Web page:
Following this incredible victory the British Government were forced to bow to a potential popular uprising in Ireland and lifted some of the restrictions on Irish Catholics. O'Connell was permitted to take his seat opening up a Catholic parliamentary route to any seat in Ireland. Eventually and inevitably it would be the Irish Catholics with about 60 seats, who had the balance of power in the two party (Whig and Tory) system at Westminster and independence was a given. (The process however dragged on for another 70 years because the Republic of Ireland was not formed until 1949 following much further acrimony and bloodshed)

Victorian times.
The English were then the most powerful nation in the world but had no special place in their hearts for their oldest colony even though they were white, mainly because they were Catholic and apparently economically without hope. While the Dickensian English Empire builders robbed the inhabitants of India and shot the Aboriginal Australian Natives plus 10 million North American Buffalo for sport, they let a million Catholics in the potato fed west of Ireland starve to death in the four year Potato Famine of 1845-49. In the meantime Presbyterian fundamentalists in the north or Ireland, fuelled by their religious work ethic, and owning all the fertile land, remained well fed and went economically from strength to strength as they joined in the English Industrial Revolution. (At this time only 10% of Ireland's land was owned by Catholics and this was the barren West Coast, a mixture of rock and bogs.)

The Irish today.
Catholic Ireland finally gained independence from their Protestant English rulers but the Presbyterian Irish majority in the north voted to remain within the British Empire. Ireland is therefore split just like the other British colonies of India, Cyprus and Iraq, with a bigoted religious minority trapped in a hostile country. Religious leaders unfortunately seem to do all in their power to maintain the hatred of the other sects by, for example, insisting on religiously segregated schools.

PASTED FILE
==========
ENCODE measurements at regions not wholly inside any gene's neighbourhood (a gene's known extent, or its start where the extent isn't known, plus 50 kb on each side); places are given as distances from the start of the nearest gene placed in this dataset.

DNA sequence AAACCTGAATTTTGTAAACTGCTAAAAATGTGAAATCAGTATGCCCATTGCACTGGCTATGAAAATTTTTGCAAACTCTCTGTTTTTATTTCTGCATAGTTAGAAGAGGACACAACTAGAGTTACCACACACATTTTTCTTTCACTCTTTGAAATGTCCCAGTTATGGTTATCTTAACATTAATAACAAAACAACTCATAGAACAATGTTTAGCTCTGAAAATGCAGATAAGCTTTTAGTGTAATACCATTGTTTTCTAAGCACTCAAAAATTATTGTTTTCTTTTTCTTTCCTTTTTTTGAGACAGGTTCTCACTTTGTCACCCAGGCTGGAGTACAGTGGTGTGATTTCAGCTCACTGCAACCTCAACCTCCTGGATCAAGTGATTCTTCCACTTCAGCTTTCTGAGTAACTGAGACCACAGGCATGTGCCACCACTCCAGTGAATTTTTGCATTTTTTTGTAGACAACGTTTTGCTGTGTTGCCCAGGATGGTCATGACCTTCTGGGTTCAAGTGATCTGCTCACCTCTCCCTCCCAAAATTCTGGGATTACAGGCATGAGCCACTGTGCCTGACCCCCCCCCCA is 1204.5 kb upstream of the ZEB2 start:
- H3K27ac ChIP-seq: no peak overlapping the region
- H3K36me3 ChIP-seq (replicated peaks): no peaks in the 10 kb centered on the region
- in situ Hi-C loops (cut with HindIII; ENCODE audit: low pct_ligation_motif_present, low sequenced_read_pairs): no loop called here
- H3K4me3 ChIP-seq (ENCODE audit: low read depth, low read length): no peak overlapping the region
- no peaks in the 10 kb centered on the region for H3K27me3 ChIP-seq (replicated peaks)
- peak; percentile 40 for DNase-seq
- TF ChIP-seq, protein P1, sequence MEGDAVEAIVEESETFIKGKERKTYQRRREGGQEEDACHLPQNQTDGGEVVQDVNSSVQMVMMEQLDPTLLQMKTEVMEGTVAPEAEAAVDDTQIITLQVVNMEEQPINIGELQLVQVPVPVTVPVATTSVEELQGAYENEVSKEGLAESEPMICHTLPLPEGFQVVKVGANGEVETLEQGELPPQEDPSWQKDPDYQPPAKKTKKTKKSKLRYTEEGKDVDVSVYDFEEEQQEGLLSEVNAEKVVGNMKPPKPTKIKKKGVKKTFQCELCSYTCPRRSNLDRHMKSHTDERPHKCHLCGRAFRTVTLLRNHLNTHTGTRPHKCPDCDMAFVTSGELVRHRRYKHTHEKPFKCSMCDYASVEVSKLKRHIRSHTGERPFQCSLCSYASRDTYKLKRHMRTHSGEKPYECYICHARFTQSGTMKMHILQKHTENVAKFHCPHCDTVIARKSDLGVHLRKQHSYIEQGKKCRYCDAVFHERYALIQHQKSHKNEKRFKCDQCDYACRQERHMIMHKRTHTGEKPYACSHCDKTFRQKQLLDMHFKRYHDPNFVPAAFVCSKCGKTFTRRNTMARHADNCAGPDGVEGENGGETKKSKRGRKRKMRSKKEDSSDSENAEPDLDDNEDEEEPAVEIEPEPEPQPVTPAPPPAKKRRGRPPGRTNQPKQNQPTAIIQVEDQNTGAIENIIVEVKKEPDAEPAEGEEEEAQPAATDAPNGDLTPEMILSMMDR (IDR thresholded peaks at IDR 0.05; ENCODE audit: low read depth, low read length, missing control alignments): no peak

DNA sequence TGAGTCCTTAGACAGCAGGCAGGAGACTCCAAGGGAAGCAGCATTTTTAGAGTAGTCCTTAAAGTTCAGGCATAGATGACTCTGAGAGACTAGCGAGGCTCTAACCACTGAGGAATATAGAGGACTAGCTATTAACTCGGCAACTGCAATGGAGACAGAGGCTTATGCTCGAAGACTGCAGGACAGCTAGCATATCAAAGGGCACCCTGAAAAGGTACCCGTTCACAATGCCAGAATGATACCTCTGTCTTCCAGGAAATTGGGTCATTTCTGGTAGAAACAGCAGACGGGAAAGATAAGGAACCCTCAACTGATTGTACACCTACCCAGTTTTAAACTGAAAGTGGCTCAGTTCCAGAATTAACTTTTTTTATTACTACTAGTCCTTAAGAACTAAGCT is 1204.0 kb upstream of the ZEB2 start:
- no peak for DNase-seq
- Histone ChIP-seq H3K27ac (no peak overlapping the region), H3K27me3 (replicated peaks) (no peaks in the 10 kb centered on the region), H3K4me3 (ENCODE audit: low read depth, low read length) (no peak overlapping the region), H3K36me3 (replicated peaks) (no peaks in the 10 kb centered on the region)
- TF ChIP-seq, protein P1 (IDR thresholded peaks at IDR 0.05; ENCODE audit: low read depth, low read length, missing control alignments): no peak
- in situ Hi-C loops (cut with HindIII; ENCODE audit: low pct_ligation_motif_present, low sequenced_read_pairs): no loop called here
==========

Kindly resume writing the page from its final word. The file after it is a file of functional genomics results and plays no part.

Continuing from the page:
Today the Catholic South now the Republic of Ireland has joined the European Community and prosper with the aide of development grants and an Italian style, apparent disregard for the difficult parts of Catholic faith. The Catholic minority in the north which is still part of the UK keep up a steady pressure, some of it violent, for a united Ireland. For the Irish Presbyterian fundamentalists it would be over their dead bodies.


The Irish World War II shame - Irish soldiers faced hostility after arriving home

The book, Returning Home, is by the young Galway historian Bernard Kelly, and it investigates the shameful way the estimated 12,000 Irish veterans who returned to Ireland after the end of the Second World War were treated.

Let's put it like this -- it's a long way from Saving Private Ryan.

Sign up to IrishCentral's newsletter to stay up-to-date with everything Irish!

You would think that after fighting Hitler's armies the returning ex-servicemen would have got a hero's welcome home. But they didn't.

Instead, they came back to a country that was scornful of, ignorant of, and indifferent about what they had been through. In many cases, they faced open hostility. Their service in the British forces was seen by many at home as anti-national, almost traitorous.

The book tells the stories of many of these Irish servicemen and women who fought in the war, but I particularly liked the one about a guy called John Kelly who left rural Kilkenny to join the British Army and ended up fighting the Germans in North Africa.

In 1943, after the heat of the battle to liberate Tunis, the capital of Tunisia, he was sitting in a bar in the city center having a drink also there celebrating the liberation of the city were some American conscript soldiers.